| Artist: Vidna Obmana|
CD Title: Spore
Label: Relapse Records
Reviewer: Joshua Heinrich
Spore, the follow-up to Tremor and the second in Vidna Obmana's trilogy of albums inspired by Dante's Inferno, is a swirl of moody atmospheres, processed instruments, and electronic percussive loops. While certainly not groundbreaking, Spore is a fairly solid release both conceptually and sonically.
Things kick off with "through the collective pain", a relatively short number centered around swirling, ominous ambient atmospheres and fairly odd-sounding ever-evolving electronic rhythms with accents provided by woodwinds and what seems to be electric guitar. It's a fairly evocative, effective piece that leads into more dark atmospheres and processed guitars on "the Humanity underneath", with mystical flutes and the winding double bass of Joris De Backer filling things out for a fairly unsettling ride.
Then things fade into the tribal electronic percussion of "skin Strip", incorporating an ear-piercing and decidedly unpleasant high-pitched sound into the percussive mix along with more dark, swelling atmospheres. The track evolves to incorporate dark, primitive vocal chanting and a slow but steady rise in intensity as the background atmospheres become more intricate and present with layered and seemingly pitch-shifted flutes over top of noise and other processed instrumental content.
The next track, "duality of Passion", abandons the its predecessor's high-pitched tones but continues with similar electronic rhythmic content that falls somewhere between tribal drumming and the shuffling rhythmic backing you might find on a dark synthpop track. Again, moody atmospheres rise to the front as the mix continues, taking on an almost metallic sonic quality before gently fading into "beyond the Shaman", a track that takes and builds on what is initially a light rhythmic loop to incorporate layers of noise and clicking sounds into its rhythm, accented once again by processed woodwinds.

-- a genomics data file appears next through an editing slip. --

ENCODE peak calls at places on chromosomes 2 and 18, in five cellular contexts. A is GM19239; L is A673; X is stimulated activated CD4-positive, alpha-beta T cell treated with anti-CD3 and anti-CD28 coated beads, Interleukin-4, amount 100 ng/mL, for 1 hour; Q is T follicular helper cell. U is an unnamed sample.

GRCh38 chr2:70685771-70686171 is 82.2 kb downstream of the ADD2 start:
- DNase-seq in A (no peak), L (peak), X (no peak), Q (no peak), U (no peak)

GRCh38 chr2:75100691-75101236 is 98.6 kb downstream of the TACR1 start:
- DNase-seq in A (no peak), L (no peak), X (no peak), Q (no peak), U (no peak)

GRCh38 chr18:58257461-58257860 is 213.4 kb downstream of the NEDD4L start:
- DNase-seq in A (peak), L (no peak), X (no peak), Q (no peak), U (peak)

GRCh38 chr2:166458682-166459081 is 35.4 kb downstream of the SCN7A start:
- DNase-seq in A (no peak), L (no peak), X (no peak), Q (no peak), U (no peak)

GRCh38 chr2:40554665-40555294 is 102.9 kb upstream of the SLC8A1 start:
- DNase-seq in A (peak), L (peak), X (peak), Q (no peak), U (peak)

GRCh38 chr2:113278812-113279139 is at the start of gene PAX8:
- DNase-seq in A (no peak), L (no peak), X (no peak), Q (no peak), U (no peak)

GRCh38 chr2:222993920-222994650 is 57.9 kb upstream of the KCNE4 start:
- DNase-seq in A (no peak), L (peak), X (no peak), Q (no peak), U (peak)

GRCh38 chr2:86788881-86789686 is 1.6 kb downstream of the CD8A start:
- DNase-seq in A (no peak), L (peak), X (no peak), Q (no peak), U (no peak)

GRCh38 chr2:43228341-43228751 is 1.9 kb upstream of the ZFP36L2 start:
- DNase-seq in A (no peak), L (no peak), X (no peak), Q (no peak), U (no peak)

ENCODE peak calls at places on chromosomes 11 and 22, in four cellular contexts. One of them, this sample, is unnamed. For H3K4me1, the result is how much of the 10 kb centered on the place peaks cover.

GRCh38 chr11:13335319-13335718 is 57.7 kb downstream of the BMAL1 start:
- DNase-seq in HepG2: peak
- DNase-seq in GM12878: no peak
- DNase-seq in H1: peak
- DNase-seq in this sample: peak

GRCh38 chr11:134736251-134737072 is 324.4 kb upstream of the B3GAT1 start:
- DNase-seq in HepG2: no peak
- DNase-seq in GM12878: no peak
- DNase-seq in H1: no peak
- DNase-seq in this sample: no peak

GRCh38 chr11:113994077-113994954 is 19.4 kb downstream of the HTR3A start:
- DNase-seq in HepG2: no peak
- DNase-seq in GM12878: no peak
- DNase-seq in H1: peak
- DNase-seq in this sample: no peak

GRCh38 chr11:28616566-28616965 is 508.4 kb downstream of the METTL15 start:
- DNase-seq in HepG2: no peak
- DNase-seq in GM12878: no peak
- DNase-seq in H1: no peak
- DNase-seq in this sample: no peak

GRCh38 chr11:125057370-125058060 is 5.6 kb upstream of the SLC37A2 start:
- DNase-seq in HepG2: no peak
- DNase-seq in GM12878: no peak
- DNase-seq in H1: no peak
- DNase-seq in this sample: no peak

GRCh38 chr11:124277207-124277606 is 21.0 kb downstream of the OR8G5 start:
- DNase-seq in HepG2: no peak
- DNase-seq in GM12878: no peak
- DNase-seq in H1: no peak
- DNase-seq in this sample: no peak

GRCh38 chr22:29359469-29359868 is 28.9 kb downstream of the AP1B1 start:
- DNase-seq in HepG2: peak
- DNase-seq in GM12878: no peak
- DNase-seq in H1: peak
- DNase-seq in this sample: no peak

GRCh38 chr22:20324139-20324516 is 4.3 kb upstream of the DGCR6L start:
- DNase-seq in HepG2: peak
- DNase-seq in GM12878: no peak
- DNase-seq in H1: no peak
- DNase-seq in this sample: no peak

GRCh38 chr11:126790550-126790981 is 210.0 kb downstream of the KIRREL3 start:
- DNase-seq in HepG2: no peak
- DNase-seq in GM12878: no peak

"the Nihilist" returns to a more electronic percussive sound with reversed loops and a plodding two-note bass riff, while the eleven plus minute "creep - isolation trip" almost enters industrial rock territory with its catchy electronic drumbeats and processed distorted guitar riffs before slowly dissolving into noise and evolving into a slower electronic rhythm that once again dissolves into noise.
"spore", probably the most musical yet also most effective track on the disc, combines eerie layers of sometimes dissonant background material with slow, dark bass and panning guitar harmonics. It is followed by "resonant Gore", an epic album-closing track of intensifying tribal percussion, processed noise and atmospheres, brass, strings, and woodwinds, that spans over 17 minutes before quieting into an orchestral, ethereal finish.
Overall, Spore is a fairly strong conceptual release that presents a somewhat dark, ominous atmosphere while maintaining a primitive tribal vibe. It will obviously be most appreciated by fans of Vidna Obmana's work or those who enjoy the work of similar ambient or experimental artists, although its darker content may appeal to those interested in moody film soundtrack work or even dark industrial music. It's probably not one hundred percent deserving of the god-like level of critical acclaim these types of projects tend to have lavished upon them as it's not necessarily groundbreaking or particularly exceptional. It is, however, a good release by a veteran artist that shouldn't be missed by fans of dark ambient music.
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